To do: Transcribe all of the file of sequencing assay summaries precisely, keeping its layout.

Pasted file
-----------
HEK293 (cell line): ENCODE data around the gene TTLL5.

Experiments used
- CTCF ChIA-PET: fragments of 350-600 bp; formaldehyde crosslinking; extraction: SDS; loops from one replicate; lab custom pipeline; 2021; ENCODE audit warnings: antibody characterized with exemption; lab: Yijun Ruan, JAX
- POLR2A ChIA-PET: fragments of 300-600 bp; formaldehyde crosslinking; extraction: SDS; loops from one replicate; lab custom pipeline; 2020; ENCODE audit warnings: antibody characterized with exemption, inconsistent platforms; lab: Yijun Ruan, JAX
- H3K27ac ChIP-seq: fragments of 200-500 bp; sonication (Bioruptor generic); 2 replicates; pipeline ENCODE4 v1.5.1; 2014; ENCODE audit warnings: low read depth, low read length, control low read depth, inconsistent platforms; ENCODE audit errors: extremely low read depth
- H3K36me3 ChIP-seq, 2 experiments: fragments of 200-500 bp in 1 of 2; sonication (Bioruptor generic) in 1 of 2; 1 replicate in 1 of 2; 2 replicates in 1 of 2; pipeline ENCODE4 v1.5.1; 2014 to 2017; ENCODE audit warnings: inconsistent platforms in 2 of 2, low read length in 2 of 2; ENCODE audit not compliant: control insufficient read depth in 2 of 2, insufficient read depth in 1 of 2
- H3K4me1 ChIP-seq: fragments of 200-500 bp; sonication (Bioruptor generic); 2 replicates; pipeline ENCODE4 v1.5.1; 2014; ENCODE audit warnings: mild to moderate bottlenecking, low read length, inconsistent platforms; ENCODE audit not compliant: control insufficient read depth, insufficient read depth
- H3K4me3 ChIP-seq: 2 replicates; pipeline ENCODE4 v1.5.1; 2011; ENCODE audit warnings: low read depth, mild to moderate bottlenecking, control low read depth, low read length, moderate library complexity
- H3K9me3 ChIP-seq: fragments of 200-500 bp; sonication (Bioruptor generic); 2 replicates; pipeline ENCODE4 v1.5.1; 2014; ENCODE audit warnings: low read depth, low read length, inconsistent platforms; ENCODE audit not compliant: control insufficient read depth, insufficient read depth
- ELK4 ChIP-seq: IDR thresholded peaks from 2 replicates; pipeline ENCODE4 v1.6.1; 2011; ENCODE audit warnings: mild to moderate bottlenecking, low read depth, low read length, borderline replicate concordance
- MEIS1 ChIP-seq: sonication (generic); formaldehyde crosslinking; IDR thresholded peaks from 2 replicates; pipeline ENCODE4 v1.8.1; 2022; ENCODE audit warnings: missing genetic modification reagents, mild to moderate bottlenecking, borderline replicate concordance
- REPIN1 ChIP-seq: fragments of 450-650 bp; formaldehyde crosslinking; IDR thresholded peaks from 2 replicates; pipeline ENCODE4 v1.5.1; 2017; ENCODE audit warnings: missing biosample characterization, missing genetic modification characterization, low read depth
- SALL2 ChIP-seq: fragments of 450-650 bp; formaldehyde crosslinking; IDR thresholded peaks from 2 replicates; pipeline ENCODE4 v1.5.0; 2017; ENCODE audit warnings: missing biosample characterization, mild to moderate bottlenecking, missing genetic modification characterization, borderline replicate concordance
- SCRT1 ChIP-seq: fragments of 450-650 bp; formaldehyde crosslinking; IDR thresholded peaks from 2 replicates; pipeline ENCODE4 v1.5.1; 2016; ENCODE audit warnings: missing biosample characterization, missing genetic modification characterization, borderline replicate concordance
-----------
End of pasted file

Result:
HEK293 (cell line): ENCODE data around the gene TTLL5.

Experiments used
- CTCF ChIA-PET: fragments of 350-600 bp; formaldehyde crosslinking; extraction: SDS; loops from one replicate; lab custom pipeline; 2021; ENCODE audit warnings: antibody characterized with exemption; lab: Yijun Ruan, JAX
- POLR2A ChIA-PET: fragments of 300-600 bp; formaldehyde crosslinking; extraction: SDS; loops from one replicate; lab custom pipeline; 2020; ENCODE audit warnings: antibody characterized with exemption, inconsistent platforms; lab: Yijun Ruan, JAX
- H3K27ac ChIP-seq: fragments of 200-500 bp; sonication (Bioruptor generic); 2 replicates; pipeline ENCODE4 v1.5.1; 2014; ENCODE audit warnings: low read depth, low read length, control low read depth, inconsistent platforms; ENCODE audit errors: extremely low read depth
- H3K36me3 ChIP-seq, 2 experiments: fragments of 200-500 bp in 1 of 2; sonication (Bioruptor generic) in 1 of 2; 1 replicate in 1 of 2; 2 replicates in 1 of 2; pipeline ENCODE4 v1.5.1; 2014 to 2017; ENCODE audit warnings: inconsistent platforms in 2 of 2, low read length in 2 of 2; ENCODE audit not compliant: control insufficient read depth in 2 of 2, insufficient read depth in 1 of 2
- H3K4me1 ChIP-seq: fragments of 200-500 bp; sonication (Bioruptor generic); 2 replicates; pipeline ENCODE4 v1.5.1; 2014; ENCODE audit warnings: mild to moderate bottlenecking, low read length, inconsistent platforms; ENCODE audit not compliant: control insufficient read depth, insufficient read depth
- H3K4me3 ChIP-seq: 2 replicates; pipeline ENCODE4 v1.5.1; 2011; ENCODE audit warnings: low read depth, mild to moderate bottlenecking, control low read depth, low read length, moderate library complexity
- H3K9me3 ChIP-seq: fragments of 200-500 bp; sonication (Bioruptor generic); 2 replicates; pipeline ENCODE4 v1.5.1; 2014; ENCODE audit warnings: low read depth, low read length, inconsistent platforms; ENCODE audit not compliant: control insufficient read depth, insufficient read depth
- ELK4 ChIP-seq: IDR thresholded peaks from 2 replicates; pipeline ENCODE4 v1.6.1; 2011; ENCODE audit warnings: mild to moderate bottlenecking, low read depth, low read length, borderline replicate concordance
- MEIS1 ChIP-seq: sonication (generic); formaldehyde crosslinking; IDR thresholded peaks from 2 replicates; pipeline ENCODE4 v1.8.1; 2022; ENCODE audit warnings: missing genetic modification reagents, mild to moderate bottlenecking, borderline replicate concordance
- REPIN1 ChIP-seq: fragments of 450-650 bp; formaldehyde crosslinking; IDR thresholded peaks from 2 replicates; pipeline ENCODE4 v1.5.1; 2017; ENCODE audit warnings: missing biosample characterization, missing genetic modification characterization, low read depth
- SALL2 ChIP-seq: fragments of 450-650 bp; formaldehyde crosslinking; IDR thresholded peaks from 2 replicates; pipeline ENCODE4 v1.5.0; 2017; ENCODE audit warnings: missing biosample characterization, mild to moderate bottlenecking, missing genetic modification characterization, borderline replicate concordance
- SCRT1 ChIP-seq: fragments of 450-650 bp; formaldehyde crosslinking; IDR thresholded peaks from 2 replicates; pipeline ENCODE4 v1.5.1; 2016; ENCODE audit warnings: missing biosample characterization, missing genetic modification characterization, borderline replicate concordance